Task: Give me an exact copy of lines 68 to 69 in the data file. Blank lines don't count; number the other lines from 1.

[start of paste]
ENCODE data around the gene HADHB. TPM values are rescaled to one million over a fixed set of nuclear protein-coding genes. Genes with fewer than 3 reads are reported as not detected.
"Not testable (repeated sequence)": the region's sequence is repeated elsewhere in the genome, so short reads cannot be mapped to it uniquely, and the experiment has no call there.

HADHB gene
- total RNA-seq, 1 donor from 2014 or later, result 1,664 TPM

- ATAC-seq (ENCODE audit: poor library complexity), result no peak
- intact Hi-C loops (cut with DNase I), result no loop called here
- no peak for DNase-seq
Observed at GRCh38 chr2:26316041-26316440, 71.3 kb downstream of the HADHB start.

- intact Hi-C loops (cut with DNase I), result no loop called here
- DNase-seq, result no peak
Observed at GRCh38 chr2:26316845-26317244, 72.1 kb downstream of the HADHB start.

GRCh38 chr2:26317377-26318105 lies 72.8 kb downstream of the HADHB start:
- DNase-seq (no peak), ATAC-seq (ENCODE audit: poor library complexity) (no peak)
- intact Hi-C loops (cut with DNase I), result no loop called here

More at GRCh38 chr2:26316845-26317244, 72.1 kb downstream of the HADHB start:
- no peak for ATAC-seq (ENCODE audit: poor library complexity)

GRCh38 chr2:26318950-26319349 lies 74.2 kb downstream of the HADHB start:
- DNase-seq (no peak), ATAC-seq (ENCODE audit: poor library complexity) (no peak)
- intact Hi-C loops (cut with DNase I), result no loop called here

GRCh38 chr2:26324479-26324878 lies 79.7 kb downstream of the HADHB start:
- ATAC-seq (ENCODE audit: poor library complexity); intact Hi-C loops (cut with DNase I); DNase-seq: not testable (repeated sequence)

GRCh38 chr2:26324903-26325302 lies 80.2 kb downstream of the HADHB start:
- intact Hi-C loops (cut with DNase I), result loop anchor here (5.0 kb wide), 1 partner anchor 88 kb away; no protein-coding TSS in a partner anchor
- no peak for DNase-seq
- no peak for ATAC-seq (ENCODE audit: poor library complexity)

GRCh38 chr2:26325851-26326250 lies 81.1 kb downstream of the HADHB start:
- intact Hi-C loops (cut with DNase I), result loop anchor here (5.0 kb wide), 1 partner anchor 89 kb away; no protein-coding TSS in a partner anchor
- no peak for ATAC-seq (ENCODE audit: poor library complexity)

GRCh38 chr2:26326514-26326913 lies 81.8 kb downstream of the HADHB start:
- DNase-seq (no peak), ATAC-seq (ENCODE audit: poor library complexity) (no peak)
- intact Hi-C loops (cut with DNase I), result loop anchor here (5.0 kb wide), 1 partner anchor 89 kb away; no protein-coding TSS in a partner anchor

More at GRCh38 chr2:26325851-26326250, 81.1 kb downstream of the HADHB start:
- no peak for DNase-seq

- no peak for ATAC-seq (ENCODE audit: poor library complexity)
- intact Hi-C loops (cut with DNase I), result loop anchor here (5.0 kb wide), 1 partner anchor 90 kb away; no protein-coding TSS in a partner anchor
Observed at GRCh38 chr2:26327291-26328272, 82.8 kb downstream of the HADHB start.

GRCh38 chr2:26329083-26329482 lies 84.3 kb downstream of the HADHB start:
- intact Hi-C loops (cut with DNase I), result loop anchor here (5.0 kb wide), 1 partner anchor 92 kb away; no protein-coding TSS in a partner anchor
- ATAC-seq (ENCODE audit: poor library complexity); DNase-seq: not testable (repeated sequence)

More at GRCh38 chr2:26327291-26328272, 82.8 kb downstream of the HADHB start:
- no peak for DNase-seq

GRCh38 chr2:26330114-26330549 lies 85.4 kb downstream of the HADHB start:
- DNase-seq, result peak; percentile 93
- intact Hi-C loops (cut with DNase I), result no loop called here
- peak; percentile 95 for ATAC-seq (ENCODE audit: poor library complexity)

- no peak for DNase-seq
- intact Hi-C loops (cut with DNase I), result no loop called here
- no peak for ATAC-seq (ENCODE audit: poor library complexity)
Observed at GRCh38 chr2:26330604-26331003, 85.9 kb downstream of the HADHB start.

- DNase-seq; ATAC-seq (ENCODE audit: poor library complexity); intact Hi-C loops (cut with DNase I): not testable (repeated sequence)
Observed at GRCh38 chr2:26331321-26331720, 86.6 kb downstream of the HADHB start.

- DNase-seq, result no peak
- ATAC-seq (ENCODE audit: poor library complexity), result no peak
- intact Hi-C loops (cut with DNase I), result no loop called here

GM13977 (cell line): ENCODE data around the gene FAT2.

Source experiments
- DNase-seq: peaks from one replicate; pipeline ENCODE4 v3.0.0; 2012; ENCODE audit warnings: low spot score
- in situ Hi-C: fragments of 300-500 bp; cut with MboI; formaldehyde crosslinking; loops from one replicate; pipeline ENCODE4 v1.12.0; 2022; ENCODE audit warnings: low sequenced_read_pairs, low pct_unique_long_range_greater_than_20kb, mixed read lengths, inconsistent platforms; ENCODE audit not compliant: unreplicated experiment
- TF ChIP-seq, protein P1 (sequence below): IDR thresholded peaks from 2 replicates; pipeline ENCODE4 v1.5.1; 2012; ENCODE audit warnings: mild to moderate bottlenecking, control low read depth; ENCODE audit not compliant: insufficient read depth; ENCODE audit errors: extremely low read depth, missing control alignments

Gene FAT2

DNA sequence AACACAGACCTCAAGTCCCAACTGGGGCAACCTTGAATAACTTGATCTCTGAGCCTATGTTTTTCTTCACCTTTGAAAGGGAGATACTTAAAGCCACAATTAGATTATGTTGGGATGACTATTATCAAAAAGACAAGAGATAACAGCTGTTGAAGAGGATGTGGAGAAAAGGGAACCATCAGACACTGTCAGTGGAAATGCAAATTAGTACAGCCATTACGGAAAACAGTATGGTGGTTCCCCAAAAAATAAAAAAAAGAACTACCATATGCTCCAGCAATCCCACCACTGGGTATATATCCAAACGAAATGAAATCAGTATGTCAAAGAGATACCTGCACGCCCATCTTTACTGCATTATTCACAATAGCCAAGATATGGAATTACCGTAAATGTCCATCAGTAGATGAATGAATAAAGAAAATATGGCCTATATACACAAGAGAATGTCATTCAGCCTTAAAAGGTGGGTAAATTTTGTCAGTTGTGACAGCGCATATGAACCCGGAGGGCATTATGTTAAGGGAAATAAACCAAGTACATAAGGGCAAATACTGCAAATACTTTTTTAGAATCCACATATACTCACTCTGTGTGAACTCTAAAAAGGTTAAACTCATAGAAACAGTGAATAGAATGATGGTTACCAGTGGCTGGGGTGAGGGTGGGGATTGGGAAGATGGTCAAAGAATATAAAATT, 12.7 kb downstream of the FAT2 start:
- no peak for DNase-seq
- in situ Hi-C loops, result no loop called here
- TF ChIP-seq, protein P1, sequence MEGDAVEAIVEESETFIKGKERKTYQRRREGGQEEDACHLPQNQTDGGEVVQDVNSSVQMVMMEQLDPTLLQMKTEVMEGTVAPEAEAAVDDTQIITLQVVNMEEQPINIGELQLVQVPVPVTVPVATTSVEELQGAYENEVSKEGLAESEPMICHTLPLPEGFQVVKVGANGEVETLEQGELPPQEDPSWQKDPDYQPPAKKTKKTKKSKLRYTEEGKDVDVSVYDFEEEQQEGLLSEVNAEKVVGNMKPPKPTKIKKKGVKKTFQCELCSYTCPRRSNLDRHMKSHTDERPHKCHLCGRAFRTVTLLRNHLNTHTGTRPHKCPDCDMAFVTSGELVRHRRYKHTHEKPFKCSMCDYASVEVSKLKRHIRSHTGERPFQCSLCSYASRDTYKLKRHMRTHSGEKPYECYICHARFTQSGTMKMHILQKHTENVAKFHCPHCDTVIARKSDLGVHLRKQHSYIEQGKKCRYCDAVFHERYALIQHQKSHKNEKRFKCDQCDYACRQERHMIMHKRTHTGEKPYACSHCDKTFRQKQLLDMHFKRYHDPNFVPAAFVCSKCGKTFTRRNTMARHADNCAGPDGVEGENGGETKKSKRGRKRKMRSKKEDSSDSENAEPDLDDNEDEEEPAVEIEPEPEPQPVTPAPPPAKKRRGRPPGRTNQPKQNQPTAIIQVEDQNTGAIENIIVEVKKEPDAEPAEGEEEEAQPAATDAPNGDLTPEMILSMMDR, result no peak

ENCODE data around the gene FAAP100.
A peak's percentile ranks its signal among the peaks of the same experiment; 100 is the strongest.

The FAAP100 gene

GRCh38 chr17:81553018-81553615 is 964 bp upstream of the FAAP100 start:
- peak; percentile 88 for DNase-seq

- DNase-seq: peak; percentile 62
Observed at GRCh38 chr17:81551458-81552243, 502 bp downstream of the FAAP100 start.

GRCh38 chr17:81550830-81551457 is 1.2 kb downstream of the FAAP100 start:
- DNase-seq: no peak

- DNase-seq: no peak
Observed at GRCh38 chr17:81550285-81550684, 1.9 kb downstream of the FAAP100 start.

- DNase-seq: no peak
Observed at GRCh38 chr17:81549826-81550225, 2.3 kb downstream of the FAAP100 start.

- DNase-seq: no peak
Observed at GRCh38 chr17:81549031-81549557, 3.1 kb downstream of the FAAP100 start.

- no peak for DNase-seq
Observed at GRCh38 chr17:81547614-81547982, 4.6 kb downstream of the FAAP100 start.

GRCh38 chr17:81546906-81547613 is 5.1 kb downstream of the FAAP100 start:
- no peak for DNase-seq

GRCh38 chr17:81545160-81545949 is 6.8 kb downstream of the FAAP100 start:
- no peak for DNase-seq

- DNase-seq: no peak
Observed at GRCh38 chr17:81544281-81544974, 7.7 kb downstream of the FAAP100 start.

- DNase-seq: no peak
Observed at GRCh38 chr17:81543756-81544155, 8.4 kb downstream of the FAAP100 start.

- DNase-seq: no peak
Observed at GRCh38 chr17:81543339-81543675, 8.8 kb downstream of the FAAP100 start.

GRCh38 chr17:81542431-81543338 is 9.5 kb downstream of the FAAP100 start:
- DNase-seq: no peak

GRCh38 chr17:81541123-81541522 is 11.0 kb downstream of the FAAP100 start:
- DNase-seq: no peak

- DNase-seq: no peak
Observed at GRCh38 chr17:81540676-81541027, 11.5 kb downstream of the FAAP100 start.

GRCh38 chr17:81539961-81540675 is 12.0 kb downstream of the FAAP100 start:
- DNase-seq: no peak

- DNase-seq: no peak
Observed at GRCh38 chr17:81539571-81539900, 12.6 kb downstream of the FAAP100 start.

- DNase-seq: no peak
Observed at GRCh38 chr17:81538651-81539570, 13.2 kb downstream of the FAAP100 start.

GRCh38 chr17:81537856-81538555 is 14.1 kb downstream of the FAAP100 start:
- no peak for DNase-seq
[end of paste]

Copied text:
GRCh38 chr17:81553018-81553615 is 964 bp upstream of the FAAP100 start:
- peak; percentile 88 for DNase-seq